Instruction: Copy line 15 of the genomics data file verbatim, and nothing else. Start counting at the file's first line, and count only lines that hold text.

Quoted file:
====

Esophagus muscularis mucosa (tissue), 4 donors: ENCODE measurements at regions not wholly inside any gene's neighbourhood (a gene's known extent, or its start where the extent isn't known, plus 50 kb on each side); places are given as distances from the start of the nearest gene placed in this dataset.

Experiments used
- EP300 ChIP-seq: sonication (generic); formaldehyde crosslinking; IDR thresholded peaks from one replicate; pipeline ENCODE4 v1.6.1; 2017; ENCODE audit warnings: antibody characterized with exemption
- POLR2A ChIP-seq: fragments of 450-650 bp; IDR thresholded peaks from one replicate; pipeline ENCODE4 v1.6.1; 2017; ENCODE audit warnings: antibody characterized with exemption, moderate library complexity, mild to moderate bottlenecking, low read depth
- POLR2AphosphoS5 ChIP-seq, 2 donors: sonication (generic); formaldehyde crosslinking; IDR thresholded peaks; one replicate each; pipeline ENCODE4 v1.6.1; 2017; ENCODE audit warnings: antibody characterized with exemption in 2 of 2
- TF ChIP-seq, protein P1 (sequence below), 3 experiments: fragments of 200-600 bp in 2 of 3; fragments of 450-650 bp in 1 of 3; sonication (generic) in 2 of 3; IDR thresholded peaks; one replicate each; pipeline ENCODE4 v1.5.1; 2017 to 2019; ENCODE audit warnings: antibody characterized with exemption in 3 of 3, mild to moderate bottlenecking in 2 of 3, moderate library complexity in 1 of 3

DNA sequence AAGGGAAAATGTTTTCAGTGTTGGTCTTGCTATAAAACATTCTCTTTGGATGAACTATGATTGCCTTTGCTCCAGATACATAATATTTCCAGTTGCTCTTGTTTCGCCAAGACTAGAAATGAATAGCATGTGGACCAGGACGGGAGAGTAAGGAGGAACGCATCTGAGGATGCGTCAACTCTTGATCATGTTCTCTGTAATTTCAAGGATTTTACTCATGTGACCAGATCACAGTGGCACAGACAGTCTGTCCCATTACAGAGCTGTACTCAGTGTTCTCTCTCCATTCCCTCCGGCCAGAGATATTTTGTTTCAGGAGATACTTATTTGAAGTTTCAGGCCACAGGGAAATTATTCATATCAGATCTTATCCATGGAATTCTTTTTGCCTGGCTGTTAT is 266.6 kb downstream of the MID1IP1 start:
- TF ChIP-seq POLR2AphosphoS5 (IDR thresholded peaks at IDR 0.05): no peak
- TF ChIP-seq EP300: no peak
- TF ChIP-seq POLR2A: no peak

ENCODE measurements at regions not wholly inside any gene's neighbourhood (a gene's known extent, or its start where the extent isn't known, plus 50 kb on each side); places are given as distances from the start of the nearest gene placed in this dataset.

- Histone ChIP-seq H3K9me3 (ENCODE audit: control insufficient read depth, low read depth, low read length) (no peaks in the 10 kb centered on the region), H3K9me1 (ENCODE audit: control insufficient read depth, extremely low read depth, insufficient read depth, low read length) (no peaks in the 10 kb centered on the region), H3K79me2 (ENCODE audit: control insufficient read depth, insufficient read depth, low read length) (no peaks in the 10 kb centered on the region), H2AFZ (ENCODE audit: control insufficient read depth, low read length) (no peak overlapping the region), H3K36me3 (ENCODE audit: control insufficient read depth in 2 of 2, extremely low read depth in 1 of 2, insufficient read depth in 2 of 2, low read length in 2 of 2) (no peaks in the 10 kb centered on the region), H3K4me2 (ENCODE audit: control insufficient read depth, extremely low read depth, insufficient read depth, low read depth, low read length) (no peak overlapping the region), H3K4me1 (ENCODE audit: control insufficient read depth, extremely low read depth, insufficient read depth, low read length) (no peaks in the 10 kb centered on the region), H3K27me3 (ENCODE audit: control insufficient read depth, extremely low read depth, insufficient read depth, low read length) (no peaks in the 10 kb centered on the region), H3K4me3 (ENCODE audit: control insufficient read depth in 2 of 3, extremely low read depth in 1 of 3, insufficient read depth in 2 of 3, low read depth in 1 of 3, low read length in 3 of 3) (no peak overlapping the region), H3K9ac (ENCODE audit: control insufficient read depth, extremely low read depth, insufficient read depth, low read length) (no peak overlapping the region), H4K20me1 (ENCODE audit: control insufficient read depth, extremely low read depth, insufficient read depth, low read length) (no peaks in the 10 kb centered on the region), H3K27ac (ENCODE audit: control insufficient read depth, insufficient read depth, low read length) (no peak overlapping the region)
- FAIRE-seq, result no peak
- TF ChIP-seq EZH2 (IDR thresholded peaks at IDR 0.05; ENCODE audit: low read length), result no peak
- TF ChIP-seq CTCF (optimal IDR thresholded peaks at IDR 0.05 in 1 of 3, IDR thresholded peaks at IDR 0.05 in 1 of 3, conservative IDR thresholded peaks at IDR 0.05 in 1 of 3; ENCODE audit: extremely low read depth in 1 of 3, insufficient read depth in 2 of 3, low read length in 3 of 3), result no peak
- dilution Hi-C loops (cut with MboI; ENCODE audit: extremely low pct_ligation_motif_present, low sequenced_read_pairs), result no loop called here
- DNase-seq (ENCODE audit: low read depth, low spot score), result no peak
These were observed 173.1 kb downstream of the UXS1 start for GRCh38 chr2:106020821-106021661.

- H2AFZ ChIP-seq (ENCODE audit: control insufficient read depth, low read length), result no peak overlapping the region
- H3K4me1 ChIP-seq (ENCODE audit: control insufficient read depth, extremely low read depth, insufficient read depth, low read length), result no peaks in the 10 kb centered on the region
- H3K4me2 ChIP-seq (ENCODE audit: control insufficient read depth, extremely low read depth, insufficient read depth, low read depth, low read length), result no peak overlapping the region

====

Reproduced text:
- TF ChIP-seq CTCF (optimal IDR thresholded peaks at IDR 0.05 in 1 of 3, IDR thresholded peaks at IDR 0.05 in 1 of 3, conservative IDR thresholded peaks at IDR 0.05 in 1 of 3; ENCODE audit: extremely low read depth in 1 of 3, insufficient read depth in 2 of 3, low read length in 3 of 3), result no peak